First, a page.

Chapter 36695560

See chapter in newspaper

Chapter NumberXXXVII
Chapter Url
Full Date1868-01-23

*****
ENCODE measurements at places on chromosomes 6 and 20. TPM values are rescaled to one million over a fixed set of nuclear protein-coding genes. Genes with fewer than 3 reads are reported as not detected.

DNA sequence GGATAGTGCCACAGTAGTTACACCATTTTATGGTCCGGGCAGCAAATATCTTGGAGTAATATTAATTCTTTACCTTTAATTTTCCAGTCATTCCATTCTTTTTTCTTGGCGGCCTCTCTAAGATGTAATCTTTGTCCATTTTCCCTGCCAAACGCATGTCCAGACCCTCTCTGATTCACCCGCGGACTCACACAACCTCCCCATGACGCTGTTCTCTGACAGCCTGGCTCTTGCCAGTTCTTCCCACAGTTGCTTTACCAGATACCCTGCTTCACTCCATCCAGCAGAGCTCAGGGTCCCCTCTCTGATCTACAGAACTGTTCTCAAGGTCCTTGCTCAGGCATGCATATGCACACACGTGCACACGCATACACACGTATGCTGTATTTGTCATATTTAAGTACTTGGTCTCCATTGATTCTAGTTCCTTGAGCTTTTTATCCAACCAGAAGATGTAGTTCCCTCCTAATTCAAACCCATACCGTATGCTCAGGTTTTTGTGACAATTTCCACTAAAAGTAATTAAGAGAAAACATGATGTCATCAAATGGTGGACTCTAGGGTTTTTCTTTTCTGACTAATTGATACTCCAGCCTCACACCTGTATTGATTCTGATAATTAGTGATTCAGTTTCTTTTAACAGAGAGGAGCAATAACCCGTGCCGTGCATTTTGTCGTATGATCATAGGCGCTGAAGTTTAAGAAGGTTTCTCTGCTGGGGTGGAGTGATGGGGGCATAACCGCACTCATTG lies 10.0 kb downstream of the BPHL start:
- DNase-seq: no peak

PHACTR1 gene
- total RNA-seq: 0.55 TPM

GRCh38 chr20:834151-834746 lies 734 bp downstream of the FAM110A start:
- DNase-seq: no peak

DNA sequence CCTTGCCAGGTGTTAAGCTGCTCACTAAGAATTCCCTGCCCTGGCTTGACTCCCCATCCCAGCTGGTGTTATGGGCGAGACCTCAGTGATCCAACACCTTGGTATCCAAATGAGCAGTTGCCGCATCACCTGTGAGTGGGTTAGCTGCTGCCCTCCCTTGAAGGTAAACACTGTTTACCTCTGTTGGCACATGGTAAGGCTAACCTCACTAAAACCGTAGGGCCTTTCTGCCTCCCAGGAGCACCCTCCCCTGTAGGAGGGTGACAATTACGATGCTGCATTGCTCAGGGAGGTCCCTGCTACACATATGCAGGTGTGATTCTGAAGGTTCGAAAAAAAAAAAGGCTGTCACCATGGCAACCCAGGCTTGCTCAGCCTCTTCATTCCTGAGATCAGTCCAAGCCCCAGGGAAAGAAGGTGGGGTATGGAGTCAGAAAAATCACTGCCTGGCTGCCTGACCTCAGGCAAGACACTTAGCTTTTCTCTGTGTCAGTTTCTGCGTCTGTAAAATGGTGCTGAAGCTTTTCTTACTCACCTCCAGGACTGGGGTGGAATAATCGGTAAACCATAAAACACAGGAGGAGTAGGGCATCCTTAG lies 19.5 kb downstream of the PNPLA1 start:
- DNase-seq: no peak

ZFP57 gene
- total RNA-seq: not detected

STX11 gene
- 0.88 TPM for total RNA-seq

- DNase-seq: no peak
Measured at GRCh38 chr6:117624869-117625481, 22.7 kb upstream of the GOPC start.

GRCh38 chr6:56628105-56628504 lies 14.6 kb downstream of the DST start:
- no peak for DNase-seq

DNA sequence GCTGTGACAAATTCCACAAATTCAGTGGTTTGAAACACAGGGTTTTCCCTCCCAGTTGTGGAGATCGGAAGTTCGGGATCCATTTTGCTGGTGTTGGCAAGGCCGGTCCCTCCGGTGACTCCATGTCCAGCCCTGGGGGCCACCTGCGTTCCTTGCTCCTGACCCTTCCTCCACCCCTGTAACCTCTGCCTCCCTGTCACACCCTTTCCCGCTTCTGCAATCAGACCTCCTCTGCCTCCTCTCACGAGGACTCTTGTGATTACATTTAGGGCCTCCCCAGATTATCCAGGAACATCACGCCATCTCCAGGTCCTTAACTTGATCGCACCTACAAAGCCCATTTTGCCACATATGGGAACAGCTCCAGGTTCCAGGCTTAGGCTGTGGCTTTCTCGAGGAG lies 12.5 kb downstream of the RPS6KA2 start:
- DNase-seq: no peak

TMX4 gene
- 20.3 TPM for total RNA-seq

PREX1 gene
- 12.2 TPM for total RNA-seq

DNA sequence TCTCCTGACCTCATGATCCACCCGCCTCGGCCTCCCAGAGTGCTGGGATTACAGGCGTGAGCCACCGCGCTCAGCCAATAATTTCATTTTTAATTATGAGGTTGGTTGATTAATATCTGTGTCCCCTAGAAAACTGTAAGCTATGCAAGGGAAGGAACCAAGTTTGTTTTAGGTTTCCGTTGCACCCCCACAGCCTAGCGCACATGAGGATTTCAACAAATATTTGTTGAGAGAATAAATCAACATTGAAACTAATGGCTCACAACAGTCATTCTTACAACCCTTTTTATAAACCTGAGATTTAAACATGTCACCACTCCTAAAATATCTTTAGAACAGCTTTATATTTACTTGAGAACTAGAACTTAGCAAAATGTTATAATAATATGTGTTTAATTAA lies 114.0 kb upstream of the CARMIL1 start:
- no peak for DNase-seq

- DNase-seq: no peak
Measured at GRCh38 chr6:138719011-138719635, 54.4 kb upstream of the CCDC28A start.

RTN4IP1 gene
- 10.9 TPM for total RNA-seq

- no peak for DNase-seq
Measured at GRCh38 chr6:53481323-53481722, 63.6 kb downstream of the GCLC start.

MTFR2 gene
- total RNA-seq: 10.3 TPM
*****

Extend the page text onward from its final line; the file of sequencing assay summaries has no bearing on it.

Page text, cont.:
Page Number2
Word Count2985
Last Corrected2020-01-29
Newspaper TitleLaunceston Examiner (Tas. : 1842 - 1899)
Trove TitleThe Maxwells of Bremgarten
article text